A car accident claim can be a complicated, but necessary, legal process to recover compensation for property damages and injuries sustained in a crash. Navigating the legal system on your own can be overwhelming, it is always recommended to speak with a lawyer who can guide you through the claims process. Each state has insurance and negligence laws that impact the amount of compensation you can recover and if you can hold the at-fault party liable. An accident attorney can help you with the specific laws in your state and how they affect your claim.

  • No-Fault Insurance Laws

If you are injured in a no fault insurance state you cannot hold the at-fault party accountable for your damages, you must recover compensation from your own personal insurance policy, regardless of who contributed to the accident. No-fault insurance states require people to carry Personal Injury Protection (PIP) insurance to cover for their expenses in case of an accident. However, an injury victim may be able to file a lawsuit against the at-fault party if the case satisfies certain requirements and injury thresholds set by each state.

  • Fault insurance laws

States with fault insurance laws allow car accident victims to pursue compensatory damages from the at-fault or negligent party in the accident.

  • Contributory Negligence Laws

Contributory negligence laws state that if the injured party is found to have contributed to the accident, they can’t recover any compensation. Even if they are found to be only 1% at fault, they lose all possibility of recovering damages for their injuries. Four states in the U.S. follow these negligence laws, Maryland, North Carolina, Virginia, Alabama and D.C.

  • Pure Comparative Negligence Laws

States that follow pure comparative negligence laws assign a percentage of fault to each party to determine the compensation award. If the victim is found to be 30% at fault for the accident, the total compensation amount will be reduced by 30% of the fault.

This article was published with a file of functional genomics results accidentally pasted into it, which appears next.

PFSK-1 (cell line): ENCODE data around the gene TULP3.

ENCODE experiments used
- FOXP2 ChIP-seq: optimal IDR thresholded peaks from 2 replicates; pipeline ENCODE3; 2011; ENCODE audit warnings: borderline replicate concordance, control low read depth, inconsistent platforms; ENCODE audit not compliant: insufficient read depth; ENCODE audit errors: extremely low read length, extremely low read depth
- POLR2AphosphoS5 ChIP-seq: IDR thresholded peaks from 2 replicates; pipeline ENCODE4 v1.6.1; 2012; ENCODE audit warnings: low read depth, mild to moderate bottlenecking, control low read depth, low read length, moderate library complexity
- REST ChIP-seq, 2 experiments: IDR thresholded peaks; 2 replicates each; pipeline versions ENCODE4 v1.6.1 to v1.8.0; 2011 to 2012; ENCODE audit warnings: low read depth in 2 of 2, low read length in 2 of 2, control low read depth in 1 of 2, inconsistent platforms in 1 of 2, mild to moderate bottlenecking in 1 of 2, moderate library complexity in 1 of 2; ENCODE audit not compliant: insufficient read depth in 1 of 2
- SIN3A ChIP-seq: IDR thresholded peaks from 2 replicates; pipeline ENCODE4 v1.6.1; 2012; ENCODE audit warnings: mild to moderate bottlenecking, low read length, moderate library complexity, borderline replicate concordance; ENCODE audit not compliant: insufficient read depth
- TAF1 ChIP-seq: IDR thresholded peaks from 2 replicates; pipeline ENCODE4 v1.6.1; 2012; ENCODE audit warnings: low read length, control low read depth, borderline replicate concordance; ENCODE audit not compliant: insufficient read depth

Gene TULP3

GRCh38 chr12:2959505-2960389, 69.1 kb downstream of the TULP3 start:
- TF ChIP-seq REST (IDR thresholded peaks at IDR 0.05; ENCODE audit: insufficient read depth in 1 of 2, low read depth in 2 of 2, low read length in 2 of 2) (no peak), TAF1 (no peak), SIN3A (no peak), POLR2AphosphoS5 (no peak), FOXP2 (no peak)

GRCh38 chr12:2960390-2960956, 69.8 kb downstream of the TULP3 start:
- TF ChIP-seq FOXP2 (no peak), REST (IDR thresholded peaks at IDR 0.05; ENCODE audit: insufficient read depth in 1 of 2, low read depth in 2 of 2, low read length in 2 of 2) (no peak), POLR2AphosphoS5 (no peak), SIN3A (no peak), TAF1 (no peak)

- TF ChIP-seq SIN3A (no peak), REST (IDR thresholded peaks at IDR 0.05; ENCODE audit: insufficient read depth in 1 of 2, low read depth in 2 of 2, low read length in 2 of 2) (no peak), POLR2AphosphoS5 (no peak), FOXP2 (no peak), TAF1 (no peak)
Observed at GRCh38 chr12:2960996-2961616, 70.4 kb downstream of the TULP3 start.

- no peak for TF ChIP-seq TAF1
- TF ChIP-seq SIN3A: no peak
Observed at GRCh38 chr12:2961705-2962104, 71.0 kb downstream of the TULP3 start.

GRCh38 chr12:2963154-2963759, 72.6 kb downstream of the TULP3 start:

• Modified Comparative Negligence Laws

Accident victims in modified comparative negligence states can recover damages only if their fault in the accident is below the state’s set threshold. Some states threshold is set at 50%, if the victim’s fault is found to be 49% or less then they can recover compensation. If their fault is above the state’s cap, they are disqualified from recovering damages.

  • Statutes of limitations

Statutes of limitations are set as a time limit in which you can file a lawsuit to recover compensation for damages you suffered during an accident. Each state has its own statute of limitations depending on the type of accident and damages that the victim is pursuing. It’s important to research what is the statute of limitations in your state for filing a car accident or personal injury claim. If the time limit has passed it will be difficult or sometimes impossible to recover compensation.

Filing a car accident claim without the proper legal representation can be complicated and stressful. It’s always advised to consult with an attorney who has experience and knowledge in your state’s laws and is able to pursue compensation on your behalf. Filing a claim without an understanding of your state’s negligence and insurance laws could affect the outcome of your case.